• The Cathedral Group from the Teton Park Road

    Grand Teton

    National Park Wyoming

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  • Bears are active in Grand Teton

    Black and grizzly bears are roaming throughout the park--near roads, trails and in backcountry areas. Hikers and backcountry users are advised to travel in groups of three or more, make noise and carry bear spray. Visitors must stay 100 yards from bears. More »

  • Area closure in the area around Baxter's Pinnacle

    An area closure is in effect around Baxter's Pinnacle to protect nesting peregrine falcons. This closure precludes any climbs of Baxter's Pinnacle and usage of the walk-off gully. This closure will be in effect through 8-15-2013. More »

Pets

Pet Safety & Regulations

To ensure that you and your pet enjoy a safe visit, follow all pet regulations while inside the park. Wildlife may be drawn to pets and their owners. Pets can wander away and may never be found. The park is a wild place! These regulations are enforced to protect you, park resources and other visitors. See the pet brochure for a map and additional safety and regulations information.

Pets are allowed inside Grand Teton National Park, but they must be restrained at all times and are not permitted on hiking trails, inside visitor centers or other facilities. A good rule of thumb is that a pet may go anywhere a car may go: roads and road shoulders, campgrounds and picnic areas, parking lots, etc. Pets must be on a leash (six feet or less), under physical restraint, and within 30 feet of the roadway. Pets are not permitted on any park trails or in the park backcountry. Pets are not considered pack animals.


Regulations

  • You are responsible for clean-up and disposal of all pet feces.
  • Pets must be kept under physical control at all times - caged, crated, or restrained on a leash not to exceed six feet in length.
  • Pets are prohibited in the backcountry and on park trails.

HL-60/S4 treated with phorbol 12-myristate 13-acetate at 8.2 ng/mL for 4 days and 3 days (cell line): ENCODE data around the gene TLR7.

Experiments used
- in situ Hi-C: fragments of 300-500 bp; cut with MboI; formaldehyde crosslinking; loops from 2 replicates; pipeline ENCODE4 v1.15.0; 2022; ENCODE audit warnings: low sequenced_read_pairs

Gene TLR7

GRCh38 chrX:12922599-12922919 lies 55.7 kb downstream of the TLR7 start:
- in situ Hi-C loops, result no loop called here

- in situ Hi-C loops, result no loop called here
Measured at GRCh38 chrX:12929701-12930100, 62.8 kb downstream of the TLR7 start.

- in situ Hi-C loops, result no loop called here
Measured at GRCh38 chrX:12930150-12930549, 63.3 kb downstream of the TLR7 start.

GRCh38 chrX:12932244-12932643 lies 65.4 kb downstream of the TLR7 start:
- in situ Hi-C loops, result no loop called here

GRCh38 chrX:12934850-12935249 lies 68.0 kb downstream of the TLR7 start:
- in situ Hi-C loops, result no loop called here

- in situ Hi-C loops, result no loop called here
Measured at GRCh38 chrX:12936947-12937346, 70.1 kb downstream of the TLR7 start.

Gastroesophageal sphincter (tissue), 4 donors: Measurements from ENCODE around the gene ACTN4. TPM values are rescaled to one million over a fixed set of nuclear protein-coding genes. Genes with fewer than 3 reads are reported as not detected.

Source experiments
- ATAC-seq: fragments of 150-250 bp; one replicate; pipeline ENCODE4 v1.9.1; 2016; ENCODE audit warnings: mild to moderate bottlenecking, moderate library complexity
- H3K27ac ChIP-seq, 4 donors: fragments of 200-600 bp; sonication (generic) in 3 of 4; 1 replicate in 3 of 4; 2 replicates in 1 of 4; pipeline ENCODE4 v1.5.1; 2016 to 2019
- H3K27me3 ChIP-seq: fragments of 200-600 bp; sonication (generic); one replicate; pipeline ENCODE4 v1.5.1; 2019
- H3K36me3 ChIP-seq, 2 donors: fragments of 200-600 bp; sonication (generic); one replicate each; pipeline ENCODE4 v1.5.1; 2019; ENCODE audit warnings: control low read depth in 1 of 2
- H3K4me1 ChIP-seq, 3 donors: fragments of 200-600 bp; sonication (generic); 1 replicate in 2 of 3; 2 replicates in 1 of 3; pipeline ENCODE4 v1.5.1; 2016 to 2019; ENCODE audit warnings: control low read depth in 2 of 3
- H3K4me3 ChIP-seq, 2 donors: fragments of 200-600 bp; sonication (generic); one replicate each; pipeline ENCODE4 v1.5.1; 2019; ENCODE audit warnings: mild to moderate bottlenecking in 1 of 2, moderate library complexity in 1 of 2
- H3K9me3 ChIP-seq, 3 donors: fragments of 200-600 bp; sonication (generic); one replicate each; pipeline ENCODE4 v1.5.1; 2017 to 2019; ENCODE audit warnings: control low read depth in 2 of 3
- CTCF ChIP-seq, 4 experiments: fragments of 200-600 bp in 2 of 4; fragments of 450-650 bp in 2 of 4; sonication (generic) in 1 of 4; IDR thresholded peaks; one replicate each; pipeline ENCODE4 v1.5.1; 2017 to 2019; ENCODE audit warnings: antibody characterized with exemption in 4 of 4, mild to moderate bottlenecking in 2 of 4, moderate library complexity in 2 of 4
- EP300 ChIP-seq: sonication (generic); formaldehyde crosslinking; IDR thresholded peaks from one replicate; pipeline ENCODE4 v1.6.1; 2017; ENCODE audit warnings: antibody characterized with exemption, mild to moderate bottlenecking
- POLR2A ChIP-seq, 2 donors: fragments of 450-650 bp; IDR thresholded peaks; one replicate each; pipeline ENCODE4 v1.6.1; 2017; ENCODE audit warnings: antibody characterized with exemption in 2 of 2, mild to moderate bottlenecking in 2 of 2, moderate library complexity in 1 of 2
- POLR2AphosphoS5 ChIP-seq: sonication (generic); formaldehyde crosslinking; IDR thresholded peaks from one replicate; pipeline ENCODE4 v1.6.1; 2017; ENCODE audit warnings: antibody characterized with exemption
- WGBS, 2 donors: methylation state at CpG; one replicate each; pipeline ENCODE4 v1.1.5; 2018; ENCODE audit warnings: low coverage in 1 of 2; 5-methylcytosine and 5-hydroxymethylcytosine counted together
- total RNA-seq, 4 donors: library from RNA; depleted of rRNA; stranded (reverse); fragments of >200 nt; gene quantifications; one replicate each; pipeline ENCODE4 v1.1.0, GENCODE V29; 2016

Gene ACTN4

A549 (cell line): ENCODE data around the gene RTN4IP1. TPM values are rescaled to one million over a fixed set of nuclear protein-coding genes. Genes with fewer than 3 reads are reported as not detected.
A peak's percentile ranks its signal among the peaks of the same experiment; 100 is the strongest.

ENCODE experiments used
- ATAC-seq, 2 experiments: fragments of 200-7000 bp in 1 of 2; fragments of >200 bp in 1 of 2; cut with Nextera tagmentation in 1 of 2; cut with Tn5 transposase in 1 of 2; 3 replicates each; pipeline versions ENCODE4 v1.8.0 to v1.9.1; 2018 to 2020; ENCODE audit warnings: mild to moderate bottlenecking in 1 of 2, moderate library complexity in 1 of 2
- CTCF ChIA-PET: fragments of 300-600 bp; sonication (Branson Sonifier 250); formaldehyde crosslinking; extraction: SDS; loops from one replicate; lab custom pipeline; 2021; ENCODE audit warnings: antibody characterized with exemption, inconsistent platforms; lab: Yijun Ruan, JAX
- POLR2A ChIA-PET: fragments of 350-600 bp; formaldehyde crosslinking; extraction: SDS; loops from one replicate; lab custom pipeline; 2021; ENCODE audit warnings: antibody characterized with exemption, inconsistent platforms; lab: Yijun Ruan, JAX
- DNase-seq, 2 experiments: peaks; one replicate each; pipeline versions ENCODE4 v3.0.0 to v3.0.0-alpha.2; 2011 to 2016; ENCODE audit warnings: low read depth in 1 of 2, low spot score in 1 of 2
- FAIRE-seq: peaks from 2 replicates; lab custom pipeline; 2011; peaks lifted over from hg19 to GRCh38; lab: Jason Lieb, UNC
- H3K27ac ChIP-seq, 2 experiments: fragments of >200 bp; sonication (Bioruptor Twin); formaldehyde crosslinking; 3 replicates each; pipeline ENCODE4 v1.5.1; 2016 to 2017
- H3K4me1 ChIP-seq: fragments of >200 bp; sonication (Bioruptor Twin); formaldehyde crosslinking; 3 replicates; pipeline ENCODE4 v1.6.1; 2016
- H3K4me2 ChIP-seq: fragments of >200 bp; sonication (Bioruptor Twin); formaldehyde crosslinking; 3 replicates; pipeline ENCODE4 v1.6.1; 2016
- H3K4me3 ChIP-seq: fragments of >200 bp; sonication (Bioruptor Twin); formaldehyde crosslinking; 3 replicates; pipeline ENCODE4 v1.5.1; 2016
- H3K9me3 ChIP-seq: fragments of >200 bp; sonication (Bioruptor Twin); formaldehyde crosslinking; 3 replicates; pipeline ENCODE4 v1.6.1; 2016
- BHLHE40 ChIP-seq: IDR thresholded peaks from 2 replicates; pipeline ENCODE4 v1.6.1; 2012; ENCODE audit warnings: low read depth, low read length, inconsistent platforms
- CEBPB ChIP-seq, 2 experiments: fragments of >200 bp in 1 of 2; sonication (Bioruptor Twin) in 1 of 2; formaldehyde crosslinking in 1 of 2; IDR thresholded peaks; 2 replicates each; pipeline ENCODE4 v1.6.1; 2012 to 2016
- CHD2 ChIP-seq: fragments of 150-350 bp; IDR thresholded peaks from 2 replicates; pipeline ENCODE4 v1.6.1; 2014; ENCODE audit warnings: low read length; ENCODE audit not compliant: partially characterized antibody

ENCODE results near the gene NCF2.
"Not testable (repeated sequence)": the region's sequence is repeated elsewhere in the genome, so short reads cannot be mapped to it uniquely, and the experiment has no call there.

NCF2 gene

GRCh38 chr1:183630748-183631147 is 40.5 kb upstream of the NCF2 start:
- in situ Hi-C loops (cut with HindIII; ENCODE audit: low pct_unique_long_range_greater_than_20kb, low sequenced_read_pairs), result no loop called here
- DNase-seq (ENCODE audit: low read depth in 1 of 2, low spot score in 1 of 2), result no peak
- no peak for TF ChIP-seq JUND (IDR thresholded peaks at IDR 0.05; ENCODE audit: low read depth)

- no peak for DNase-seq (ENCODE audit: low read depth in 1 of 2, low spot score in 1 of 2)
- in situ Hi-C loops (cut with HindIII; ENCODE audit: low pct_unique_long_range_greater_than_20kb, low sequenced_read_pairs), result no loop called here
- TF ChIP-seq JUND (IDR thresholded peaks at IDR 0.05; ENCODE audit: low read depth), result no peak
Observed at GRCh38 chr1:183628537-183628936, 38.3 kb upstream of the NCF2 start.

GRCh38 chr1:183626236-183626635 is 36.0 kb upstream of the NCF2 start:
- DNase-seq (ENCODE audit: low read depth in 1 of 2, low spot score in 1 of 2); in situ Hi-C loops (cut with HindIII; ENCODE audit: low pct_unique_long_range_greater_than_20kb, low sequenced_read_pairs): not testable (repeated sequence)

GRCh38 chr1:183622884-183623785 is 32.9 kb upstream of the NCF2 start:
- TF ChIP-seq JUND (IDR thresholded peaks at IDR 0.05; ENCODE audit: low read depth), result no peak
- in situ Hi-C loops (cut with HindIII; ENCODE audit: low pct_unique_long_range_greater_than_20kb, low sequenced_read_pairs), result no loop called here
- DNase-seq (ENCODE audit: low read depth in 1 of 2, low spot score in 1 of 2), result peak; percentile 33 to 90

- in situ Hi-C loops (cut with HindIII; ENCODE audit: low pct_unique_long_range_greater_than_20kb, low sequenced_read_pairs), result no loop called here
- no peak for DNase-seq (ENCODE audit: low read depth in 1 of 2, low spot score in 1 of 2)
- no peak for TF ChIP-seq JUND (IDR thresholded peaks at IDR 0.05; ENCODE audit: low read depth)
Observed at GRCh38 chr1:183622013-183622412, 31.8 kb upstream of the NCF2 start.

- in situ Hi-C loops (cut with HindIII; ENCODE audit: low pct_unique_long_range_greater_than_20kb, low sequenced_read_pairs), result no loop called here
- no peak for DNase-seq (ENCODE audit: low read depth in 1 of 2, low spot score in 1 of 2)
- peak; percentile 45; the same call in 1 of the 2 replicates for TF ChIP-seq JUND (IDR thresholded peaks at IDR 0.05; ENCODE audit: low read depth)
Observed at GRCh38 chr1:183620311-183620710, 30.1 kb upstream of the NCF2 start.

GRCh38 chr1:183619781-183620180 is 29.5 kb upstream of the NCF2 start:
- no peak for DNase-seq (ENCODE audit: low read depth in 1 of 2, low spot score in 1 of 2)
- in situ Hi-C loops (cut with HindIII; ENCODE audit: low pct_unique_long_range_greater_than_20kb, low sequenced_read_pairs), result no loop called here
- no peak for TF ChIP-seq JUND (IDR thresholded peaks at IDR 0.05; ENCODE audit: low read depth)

• Pets are prohibited from public buildings and swimming beaches, except for guide dogs.
  • Pets are prohibited from riding in boats on park waters, except for Jackson Lake.
  • Pets must stay within 30 feet of any roadway.
  • Pets must not be left unattended and/or tied to an object.
  • Pets are prohibited from making unreasonable noise or frightening wildlife.
  • Pets running-at-large may be impounded and their owner charged for the care and feeding.
  • Pets are not allowed on the park's multi-use pathway.
  • Guide dogs used for the sole purpose of aiding a person with a physical disability are permitted, but should be clearly marked as a working animal.

Seasonal Road Closures and Pets

From November 1 through April 30 every year the park closes the Teton Park Road, Antelope Flats and Moose-Wilson Road to motorized traffic, allowing for public recreation.

Leashed dogs are permitted on the Teton Park, Antelope Flats, and Moose-Wilson roads, as well as other park roadways. Dogs are restricted to roads and turnouts - they are not permitted to travel more than 30 feet from roadbeds, or into the park's backcountry. Owners are required to keep pets on a leash (six foot maximum length). Mutt Mitt stations are in place at the Taggart Lake Trailhead parking area. Pet owners are required to pick up after their dogs and dispose of the waste properly.

Kennels
If you are planning on exploring areas of the park that are closed to pets, we recommend that you place your pet in a kennel.

JACKSON, WYOMING
Happy Tails Pet Resort & Grooming - (307) 733-1606
Rally's Pet Garage - (307) 733-7704
Critter Camp - (307) 733-4279
Teton Veterinary Hospital - (307) 739-0777

DRIGGS/VICTOR, IDAHO
Trail Creek Pet Center - (208) 354-2571
The Hairball Hotel - (208) 787-2806
Petstoppe Ranch - (208) 787-2420

DUBOIS, WYOMING
Bark 'n Call's Geyser Creek Pet Resort - (307) 730-9663
(Pick-up and delivery available)

Did You Know?

Beaver Dick Leigh and his family.

Did you know that Jenny and Leigh Lakes are named for the fur trapper “Beaver” Dick Leigh and his wife Jenny (not pictured)? Beaver Dick and Jenny assisted the Hayden party that explored the region in 1872. This couple impressed the explorers to the extent that they named the lakes in their honor.